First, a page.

The Rudd Government was in difficult political territory. Spending would ease unemployment but it would kill their surplus promise. Rudd and Swan refused to say the word deficit for months until finally admitting it was temporary. The linguistic games showed frustrated ministers that Rudd’s office had centralised decision-making to an unacceptable level.
Rudd plotted a large-scale construction program to keep up employment. Schools were chosen because they didn’t need much lead time or lengthy council planning approvals. The $16.2b Building the Education Revolution program was supplemented by a $6.6b social housing program and $2.7b on a solar installation package. Labor also needed a quick sugar hit and gave another $8b cash handout to taxpayers designed to keep money circulating. The total package was 2.4% of GDP in the first year, beyond the IMF measure but reduced to 1.8% in 2010-2011. By the second package in February 2009, Treasury was predicting Australia would avoid a recession. It was a magnificent achievement but there were serious flaws. The solar rebate was so high, it led to huge demand and shonky work practices with fatal results.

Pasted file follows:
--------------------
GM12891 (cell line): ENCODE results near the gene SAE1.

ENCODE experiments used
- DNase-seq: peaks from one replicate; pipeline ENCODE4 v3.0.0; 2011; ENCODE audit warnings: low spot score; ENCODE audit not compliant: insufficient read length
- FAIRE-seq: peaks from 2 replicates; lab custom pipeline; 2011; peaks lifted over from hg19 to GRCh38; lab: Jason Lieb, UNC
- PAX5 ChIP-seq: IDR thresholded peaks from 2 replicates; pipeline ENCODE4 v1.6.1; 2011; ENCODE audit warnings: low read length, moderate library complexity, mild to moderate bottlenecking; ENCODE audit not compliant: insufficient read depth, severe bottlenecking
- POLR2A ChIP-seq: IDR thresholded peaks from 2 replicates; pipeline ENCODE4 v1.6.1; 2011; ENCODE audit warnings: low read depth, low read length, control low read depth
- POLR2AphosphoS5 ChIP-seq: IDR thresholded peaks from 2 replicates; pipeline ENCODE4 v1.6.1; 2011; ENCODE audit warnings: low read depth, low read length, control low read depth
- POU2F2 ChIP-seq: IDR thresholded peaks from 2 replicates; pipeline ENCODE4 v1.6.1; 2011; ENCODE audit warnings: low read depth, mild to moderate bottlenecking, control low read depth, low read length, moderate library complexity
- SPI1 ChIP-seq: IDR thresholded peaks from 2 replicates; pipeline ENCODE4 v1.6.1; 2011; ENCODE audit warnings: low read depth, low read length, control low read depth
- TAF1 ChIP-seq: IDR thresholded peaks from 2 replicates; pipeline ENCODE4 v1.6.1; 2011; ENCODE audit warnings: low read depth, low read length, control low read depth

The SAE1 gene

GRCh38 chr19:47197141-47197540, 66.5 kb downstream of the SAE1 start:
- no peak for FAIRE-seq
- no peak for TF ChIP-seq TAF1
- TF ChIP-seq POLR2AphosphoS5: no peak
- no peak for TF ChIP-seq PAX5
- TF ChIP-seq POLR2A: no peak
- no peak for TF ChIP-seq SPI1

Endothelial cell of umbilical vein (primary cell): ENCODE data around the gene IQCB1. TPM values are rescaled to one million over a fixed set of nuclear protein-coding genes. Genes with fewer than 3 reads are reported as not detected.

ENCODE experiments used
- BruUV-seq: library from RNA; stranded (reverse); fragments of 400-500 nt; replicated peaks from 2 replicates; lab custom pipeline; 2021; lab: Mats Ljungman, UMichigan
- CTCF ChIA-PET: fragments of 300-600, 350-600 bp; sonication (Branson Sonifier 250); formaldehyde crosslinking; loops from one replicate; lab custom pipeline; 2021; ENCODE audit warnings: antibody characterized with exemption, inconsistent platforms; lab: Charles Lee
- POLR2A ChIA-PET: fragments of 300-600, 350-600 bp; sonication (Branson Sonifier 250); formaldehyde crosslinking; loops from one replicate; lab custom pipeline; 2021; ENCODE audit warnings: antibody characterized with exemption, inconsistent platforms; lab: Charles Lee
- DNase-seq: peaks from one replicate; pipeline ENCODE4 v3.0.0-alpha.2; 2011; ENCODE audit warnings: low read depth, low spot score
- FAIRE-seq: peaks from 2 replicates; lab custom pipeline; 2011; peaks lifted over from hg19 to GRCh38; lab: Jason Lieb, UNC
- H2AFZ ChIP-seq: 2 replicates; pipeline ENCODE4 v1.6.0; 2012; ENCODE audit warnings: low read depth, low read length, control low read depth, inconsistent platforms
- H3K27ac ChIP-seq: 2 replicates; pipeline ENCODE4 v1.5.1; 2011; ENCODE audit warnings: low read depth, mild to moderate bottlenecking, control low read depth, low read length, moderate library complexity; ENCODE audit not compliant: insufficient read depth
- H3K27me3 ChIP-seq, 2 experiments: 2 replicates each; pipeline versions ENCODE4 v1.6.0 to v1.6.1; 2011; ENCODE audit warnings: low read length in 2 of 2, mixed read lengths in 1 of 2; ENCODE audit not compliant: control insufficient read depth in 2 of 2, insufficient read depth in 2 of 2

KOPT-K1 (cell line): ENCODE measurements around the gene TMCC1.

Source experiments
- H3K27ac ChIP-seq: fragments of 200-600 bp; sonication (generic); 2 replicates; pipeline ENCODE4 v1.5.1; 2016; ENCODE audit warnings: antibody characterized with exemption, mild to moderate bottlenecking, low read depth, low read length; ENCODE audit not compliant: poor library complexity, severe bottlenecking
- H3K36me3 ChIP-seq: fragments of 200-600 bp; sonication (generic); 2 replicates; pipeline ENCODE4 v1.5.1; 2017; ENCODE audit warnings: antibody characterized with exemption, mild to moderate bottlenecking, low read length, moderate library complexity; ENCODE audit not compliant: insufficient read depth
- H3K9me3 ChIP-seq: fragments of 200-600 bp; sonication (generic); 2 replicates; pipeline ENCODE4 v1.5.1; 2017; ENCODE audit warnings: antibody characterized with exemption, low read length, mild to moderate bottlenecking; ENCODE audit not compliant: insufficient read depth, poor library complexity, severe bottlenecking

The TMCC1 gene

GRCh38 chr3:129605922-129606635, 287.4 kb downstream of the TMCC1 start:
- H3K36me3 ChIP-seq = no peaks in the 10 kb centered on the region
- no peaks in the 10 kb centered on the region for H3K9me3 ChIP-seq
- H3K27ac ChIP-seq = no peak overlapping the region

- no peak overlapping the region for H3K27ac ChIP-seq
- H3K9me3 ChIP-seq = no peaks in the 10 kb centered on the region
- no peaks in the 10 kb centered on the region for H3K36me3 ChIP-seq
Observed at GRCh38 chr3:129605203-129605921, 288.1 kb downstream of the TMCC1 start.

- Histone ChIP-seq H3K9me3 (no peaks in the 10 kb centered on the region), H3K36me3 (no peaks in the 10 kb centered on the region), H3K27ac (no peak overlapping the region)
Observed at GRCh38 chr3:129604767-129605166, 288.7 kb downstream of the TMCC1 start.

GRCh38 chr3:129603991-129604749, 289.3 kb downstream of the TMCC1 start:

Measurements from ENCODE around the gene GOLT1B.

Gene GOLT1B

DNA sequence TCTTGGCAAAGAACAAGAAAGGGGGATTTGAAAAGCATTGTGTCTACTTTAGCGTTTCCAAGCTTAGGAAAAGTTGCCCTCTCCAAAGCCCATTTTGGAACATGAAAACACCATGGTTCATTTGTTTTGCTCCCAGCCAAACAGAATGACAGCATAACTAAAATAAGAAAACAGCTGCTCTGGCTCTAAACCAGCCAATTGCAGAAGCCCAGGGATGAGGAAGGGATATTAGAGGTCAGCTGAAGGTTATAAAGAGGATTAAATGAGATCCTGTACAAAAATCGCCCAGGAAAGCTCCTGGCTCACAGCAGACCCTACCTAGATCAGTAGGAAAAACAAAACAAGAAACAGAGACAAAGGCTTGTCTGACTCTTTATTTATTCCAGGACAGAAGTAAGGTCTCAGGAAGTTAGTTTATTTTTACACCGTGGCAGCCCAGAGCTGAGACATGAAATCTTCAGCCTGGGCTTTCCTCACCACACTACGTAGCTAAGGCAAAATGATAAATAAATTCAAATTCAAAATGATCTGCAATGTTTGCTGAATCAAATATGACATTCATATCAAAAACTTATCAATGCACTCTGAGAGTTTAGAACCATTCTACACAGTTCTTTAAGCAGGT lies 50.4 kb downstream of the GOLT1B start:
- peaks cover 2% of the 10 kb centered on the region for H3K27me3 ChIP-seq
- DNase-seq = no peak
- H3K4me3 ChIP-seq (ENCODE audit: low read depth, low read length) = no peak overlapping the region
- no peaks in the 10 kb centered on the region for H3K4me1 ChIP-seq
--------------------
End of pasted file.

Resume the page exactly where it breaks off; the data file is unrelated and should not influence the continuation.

There was another casualty of the downturn – the ETS, known in Ruddspeak as the Carbon Pollution Reduction Scheme. The CPRS was due in 2010 but the Government delayed it a year to include extra compensation called a ‘global recession buffer’. Rudd decided to get his new “browner” plan through the Senate with the help of the Liberals rather than with the Greens who wanted tougher environmental action. Opposition leader Malcolm Turnbull was supportive but undone by deep divisions in his own party. The eventual compromise was torpedoed by Liberal hardliners led by Nick Minchin and a spill led to the surprise election of Tony Abbott as opposition leader in December 2009.